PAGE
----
Coriolanus | Critical Essay by Joyce Van Dyke

This literature criticism consists of approximately 24 pages of analysis & critique of Coriolanus.
This section contains 6,999 words
(approx. 24 pages at 300 words per page)
Buy the Critical Essay by Joyce Van Dyke

SOURCE: Van Dyke, Joyce. “Making a Scene: Language and Gesture in Coriolanus.Shakespeare Survey 30 (1977): 135-46.

In the following essay, Van Dyke explores Shakespeare's characterization of Coriolanus through his non-verbal self-expression and use of language.

It has often been noticed that North's Plutarch describes Coriolanus as ‘eloquent’1 whereas Shakespeare has often represented him as inarticulate or at a loss for words, and has Menenius remark several times that Coriolanus is not a good speaker. Coriolanus's critics tend to agree with Menenius's judgement: ‘Lacking the verbal resources and the confidence in language required for effective argument, he remains taciturn whenever possible … [He is] insensitive to the tone or connotative qualities of words … there is very little of the lyric in his speech … Nor does he engage in word-play’.2 All of these statements are partially true...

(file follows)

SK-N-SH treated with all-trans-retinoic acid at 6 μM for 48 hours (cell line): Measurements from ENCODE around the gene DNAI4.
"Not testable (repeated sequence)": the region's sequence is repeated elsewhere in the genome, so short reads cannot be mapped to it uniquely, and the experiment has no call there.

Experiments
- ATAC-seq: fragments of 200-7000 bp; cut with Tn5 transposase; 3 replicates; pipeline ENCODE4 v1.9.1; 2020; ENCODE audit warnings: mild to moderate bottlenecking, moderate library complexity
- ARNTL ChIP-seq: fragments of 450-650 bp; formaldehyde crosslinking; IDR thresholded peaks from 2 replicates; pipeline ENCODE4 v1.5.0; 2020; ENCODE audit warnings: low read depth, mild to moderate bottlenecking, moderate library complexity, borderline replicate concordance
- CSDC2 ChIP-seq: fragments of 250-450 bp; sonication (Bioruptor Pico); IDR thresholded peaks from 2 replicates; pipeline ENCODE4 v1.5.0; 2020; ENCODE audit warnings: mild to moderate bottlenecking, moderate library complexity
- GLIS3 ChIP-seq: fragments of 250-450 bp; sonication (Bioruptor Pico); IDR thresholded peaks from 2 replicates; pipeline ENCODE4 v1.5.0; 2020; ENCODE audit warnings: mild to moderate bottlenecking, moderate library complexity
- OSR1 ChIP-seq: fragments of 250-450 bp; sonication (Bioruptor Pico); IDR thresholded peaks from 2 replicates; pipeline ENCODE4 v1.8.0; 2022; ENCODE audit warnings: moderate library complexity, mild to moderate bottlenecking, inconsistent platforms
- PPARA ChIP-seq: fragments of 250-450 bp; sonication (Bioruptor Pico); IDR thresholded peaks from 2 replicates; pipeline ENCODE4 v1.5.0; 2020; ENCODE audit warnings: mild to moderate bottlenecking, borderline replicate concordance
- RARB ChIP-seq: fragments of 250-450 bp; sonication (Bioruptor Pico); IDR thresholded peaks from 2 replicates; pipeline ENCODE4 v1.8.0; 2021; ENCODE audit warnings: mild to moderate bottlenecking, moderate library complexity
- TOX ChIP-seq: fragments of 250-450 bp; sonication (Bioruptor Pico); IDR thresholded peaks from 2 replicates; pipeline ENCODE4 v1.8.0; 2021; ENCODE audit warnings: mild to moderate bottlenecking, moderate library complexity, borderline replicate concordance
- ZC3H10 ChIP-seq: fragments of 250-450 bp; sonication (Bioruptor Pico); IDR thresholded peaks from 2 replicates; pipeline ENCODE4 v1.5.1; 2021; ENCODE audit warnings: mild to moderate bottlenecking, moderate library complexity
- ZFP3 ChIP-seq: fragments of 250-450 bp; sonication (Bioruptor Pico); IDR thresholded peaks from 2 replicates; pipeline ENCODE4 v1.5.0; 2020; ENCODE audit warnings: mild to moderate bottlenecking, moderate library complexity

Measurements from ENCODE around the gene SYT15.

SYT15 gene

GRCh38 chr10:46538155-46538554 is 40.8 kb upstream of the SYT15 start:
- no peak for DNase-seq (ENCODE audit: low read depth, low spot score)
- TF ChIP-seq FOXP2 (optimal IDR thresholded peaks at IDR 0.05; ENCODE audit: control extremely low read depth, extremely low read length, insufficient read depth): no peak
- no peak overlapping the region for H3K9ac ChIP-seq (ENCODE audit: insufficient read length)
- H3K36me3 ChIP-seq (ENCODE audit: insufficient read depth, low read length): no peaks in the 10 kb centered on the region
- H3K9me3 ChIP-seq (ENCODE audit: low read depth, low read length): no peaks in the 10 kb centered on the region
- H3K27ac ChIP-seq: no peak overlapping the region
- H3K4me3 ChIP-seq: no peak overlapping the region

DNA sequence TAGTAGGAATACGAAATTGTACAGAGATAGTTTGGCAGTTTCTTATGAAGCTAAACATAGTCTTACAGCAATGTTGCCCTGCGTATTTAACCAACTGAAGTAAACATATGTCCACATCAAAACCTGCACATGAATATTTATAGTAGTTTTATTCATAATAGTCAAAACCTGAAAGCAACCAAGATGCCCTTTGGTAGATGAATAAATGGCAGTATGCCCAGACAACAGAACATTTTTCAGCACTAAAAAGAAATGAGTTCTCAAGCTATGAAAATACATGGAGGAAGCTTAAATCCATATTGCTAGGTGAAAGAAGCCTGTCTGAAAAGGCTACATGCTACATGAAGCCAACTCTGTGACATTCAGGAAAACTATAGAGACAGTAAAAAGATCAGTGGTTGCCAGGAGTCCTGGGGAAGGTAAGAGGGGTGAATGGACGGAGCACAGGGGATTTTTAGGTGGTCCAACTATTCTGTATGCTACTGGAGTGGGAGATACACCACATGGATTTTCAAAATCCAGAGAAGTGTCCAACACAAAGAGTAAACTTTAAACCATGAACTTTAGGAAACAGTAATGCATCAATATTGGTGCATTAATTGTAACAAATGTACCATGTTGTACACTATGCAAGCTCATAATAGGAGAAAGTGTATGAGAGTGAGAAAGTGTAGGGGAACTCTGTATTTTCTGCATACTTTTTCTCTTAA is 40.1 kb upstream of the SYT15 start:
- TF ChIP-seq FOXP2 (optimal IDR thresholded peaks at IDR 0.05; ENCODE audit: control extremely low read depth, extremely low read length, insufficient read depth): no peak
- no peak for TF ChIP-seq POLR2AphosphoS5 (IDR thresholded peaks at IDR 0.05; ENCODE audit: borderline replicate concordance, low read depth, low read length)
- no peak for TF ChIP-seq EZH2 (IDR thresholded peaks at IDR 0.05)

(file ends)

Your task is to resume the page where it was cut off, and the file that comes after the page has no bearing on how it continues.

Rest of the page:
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This section contains 6,999 words
(approx. 24 pages at 300 words per page)
Buy the Critical Essay by Joyce Van Dyke
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Literature Criticism Series
Critical Essay by Joyce Van Dyke from Literature Criticism Series. ©2005-2006 Thomson Gale, a part of the Thomson Corporation. All rights reserved.
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